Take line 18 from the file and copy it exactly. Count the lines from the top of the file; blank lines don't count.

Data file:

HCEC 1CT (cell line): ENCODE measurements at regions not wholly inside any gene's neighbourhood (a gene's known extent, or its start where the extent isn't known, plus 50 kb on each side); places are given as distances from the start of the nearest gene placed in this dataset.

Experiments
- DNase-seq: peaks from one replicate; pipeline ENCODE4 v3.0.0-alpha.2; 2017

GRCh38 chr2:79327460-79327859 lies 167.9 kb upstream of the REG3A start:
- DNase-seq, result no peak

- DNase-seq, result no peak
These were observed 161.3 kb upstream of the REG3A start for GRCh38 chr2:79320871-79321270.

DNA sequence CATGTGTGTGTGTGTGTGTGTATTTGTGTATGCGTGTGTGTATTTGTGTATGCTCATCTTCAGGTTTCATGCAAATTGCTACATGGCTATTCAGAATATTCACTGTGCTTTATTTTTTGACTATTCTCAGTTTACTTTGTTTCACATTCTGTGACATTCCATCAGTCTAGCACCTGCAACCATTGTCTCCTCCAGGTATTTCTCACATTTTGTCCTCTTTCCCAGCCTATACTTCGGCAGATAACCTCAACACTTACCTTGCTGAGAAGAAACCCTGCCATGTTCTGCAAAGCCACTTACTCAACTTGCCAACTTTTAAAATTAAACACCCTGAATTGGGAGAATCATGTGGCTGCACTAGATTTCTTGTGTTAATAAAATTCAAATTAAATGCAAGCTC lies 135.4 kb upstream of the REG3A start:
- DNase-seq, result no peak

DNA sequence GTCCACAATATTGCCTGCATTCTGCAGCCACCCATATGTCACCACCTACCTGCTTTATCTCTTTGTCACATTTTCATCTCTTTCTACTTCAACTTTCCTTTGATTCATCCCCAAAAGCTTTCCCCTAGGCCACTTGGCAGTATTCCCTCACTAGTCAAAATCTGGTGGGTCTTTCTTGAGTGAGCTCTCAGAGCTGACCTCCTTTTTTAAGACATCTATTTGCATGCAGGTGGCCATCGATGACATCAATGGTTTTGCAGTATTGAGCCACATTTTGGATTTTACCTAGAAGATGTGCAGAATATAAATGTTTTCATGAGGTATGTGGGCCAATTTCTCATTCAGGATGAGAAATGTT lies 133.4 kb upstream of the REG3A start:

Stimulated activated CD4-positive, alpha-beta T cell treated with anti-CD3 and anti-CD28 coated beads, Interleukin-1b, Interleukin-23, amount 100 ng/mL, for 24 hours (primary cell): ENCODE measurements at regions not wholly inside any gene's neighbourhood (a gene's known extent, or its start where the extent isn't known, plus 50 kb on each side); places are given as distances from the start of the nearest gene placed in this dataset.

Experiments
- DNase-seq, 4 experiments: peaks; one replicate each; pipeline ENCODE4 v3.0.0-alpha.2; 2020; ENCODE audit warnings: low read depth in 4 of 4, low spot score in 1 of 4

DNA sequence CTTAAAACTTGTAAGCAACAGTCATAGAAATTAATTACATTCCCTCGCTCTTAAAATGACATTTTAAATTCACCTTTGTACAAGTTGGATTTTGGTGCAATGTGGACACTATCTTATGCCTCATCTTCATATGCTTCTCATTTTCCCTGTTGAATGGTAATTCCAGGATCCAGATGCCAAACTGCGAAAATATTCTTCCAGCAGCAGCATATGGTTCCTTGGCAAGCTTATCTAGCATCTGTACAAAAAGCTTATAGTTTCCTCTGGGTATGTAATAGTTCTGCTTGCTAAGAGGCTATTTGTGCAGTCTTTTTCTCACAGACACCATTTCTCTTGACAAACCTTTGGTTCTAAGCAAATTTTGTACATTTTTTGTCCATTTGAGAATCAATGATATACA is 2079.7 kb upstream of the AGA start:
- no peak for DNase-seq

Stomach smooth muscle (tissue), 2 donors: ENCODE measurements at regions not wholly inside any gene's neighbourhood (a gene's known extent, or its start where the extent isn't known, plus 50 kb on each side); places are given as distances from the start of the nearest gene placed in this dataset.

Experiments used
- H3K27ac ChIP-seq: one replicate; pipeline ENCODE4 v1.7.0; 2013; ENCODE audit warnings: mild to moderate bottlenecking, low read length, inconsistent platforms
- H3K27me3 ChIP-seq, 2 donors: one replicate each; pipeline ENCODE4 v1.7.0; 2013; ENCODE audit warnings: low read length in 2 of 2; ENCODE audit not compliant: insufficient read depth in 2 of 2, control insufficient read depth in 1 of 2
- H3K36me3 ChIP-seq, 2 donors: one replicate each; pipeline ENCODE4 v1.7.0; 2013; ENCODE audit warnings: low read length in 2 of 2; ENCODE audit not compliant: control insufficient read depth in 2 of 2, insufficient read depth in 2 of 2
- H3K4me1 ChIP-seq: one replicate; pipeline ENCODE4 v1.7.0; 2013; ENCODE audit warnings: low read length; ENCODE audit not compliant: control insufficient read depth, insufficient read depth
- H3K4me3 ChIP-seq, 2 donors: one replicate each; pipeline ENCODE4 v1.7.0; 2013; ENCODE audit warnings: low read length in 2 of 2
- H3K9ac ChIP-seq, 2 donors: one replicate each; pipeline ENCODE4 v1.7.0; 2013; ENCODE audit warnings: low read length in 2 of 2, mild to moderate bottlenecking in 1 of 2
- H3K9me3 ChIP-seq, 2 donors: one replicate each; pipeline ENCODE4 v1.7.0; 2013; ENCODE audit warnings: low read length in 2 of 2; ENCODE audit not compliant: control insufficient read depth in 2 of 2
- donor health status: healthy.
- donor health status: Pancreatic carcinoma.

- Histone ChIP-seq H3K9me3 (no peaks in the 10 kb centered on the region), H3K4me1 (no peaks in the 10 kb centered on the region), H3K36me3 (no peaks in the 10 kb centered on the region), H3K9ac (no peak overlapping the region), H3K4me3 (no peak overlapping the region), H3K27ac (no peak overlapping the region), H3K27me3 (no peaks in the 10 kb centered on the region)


- H3K27ac ChIP-seq: one replicate; pipeline ENCODE4 v1.7.0; 2013; ENCODE audit warnings: mild to moderate bottlenecking, low read length, inconsistent platforms